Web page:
In its latest bid to push reforms and boost growth, the UPA government Thursday approved a series of key decisions including establishing a Cabinet Committee on Investment (CCI) to fast-track large infrastructure projects, the land acquisition Bill, a new urea investment policy to make it attractive to set up fertilizer plants and fixed a lower reserve price for 2G spectrum that had no takers in four zones.
The decisions were cleared in meetings of the Cabinet and the Cabinet Committee on Economic Affairs, with some of them such as setting up the CCI — or the National Investment Board — approved only after fully addressing concerns raised by the environment ministry. The Cabinet also cleared amendments to the judicial accountability Bill.
The CCI, a Cabinet panel that will be headed by the prime minister, is expected to remove investment bottlenecks in the path of mega projects that are worth over Rs 1,000 crore. Finance minister P Chidambaram had told the Lok Sabha last week that there are over 100 projects, each involving an investment of Rs 1,000 crore or more, that have been held up for various reasons.
To allay concerns of the environment ministry, the Cabinet agreed that time-bound green clearances should be given without its powers being superceded by the CCI. In other words, the CCI will not function as an appellate body, sources said. The Cabinet also decided to call it CCI and not NIB as suggested by the finance ministry. The panel will have ministers in charge of infrastructure sectors as its members.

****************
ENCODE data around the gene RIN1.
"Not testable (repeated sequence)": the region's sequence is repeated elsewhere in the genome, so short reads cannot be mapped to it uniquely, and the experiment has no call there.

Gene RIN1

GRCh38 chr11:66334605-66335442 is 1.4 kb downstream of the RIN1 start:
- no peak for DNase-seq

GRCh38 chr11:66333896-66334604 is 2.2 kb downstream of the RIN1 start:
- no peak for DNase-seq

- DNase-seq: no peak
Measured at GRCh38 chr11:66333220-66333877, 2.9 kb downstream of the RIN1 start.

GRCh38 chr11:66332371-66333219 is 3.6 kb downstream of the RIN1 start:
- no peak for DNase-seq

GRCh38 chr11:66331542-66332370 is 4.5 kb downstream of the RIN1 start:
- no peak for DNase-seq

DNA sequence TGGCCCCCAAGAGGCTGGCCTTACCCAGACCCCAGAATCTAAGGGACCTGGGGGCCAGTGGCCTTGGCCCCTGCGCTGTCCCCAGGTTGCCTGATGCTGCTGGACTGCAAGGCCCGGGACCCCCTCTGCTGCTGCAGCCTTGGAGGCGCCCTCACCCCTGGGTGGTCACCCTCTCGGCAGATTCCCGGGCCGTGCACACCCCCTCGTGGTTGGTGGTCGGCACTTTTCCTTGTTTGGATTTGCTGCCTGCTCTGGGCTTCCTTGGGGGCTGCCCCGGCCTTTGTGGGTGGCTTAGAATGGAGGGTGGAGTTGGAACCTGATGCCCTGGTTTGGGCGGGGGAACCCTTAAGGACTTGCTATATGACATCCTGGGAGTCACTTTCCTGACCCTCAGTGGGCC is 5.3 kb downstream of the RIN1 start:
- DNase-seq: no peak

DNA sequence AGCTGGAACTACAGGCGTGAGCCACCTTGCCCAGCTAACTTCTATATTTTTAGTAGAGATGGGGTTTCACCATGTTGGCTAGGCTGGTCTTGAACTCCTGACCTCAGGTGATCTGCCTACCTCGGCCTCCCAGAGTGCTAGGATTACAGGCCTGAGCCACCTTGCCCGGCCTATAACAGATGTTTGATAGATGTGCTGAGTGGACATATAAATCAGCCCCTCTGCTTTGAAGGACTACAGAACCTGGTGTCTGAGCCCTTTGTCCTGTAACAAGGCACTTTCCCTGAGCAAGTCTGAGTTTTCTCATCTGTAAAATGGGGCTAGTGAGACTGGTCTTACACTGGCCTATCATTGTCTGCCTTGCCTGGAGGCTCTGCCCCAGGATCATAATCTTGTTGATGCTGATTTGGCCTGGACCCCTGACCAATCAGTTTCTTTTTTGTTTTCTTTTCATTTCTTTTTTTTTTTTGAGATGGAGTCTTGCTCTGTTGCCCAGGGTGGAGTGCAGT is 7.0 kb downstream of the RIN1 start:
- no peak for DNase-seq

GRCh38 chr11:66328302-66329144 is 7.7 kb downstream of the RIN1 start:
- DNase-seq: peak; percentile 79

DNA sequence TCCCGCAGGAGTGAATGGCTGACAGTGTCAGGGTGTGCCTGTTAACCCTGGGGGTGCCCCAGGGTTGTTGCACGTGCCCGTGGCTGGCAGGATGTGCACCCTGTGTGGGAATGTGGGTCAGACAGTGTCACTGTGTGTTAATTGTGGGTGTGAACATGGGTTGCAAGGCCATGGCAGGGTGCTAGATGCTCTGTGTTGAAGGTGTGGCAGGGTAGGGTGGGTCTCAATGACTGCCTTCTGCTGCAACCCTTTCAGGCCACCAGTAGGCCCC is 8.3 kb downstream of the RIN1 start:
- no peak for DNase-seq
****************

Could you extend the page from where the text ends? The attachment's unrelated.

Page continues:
The controversial land acquisition Bill makes it mandatory for private developers to take the consent of 80 per cent of the people whose land is to be acquired for private projects. In the case of public-private partnership projects, the Bill makes it mandatory to obtain the consent of 70 per cent of the people whose land will be acquired.
The Cabinet also approved a 30 per cent cut in the reserve price of mobile phone spectrum in four zones where it received no bids during last month’s auctions. The poor response had caused the government to earn Rs 9,407 crore, about a third of its target. Airwaves in the four zones of Delhi, Mumbai, Karnataka and Rajasthan found no takers as the prices were considered too high.
After examining the issue, the GoM on spectrum had recommended a 30 per cent cut in the base or reserve price for